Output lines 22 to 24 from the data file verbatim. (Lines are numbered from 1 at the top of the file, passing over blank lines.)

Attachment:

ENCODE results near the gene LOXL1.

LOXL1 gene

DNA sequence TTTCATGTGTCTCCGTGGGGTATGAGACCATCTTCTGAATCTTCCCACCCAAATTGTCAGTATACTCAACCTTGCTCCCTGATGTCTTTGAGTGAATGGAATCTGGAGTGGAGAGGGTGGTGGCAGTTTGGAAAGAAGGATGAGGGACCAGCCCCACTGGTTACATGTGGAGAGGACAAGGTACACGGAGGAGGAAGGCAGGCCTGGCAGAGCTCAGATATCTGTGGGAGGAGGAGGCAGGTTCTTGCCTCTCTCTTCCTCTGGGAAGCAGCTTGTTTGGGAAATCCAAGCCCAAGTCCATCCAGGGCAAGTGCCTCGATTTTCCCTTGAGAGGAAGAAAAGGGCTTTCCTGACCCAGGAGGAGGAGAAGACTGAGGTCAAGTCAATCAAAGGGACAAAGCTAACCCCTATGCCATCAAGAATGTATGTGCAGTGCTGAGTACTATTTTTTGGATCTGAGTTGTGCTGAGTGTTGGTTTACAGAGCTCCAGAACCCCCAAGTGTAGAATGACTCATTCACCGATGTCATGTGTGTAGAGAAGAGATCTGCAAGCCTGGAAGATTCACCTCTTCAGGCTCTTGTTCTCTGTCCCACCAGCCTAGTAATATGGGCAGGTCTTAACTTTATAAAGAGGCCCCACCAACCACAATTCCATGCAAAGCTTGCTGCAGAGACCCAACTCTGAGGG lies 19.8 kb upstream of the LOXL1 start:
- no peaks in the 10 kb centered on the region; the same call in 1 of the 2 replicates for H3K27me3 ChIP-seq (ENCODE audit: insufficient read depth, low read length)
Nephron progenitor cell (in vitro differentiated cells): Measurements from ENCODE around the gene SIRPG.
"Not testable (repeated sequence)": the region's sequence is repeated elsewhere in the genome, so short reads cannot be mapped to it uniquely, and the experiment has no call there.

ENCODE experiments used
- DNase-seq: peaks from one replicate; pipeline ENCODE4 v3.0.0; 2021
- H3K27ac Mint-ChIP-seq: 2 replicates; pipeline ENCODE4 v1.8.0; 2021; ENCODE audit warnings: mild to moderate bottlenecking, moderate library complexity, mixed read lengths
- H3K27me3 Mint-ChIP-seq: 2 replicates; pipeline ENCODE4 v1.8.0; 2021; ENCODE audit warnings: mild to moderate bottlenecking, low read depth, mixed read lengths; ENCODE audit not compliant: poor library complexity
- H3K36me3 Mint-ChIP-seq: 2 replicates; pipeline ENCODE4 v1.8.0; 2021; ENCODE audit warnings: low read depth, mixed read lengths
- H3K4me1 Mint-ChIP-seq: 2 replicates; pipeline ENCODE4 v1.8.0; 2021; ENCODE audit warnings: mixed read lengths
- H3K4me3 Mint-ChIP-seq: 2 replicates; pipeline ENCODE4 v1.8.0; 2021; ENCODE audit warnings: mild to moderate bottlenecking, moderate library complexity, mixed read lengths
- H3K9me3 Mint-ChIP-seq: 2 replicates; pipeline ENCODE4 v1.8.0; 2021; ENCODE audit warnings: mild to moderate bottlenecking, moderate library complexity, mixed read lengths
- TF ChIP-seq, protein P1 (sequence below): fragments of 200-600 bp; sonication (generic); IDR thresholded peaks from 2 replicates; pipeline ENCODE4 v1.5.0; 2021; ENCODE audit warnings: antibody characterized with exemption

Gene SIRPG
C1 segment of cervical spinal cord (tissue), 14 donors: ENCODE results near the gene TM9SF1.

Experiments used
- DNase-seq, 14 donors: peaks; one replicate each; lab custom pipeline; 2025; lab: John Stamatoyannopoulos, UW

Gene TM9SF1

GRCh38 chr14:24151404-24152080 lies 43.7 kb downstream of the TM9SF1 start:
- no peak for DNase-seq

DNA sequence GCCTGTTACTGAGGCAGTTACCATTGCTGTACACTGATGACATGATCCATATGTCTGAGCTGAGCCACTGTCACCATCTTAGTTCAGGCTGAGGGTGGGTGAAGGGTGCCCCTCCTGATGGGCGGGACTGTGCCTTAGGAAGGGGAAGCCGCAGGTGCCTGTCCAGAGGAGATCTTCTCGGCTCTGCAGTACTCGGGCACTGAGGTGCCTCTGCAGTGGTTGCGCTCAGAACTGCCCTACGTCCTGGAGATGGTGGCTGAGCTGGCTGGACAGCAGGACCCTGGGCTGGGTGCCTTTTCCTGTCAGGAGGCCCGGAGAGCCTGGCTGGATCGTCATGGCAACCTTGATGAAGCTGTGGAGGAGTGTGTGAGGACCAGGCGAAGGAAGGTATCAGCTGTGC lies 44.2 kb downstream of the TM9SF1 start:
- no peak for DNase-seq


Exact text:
- no peak for DNase-seq

DNA sequence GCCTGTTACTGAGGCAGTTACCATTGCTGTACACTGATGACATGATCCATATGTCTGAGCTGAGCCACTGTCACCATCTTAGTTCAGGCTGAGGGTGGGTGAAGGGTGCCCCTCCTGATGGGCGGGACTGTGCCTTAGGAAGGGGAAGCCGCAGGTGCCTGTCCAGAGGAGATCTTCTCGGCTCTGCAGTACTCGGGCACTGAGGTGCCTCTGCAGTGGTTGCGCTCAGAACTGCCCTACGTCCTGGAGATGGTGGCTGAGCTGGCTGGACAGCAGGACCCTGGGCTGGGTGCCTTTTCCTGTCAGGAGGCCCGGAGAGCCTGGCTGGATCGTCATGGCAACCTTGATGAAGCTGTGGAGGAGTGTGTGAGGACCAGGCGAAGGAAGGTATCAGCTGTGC lies 44.2 kb downstream of the TM9SF1 start:
- no peak for DNase-seq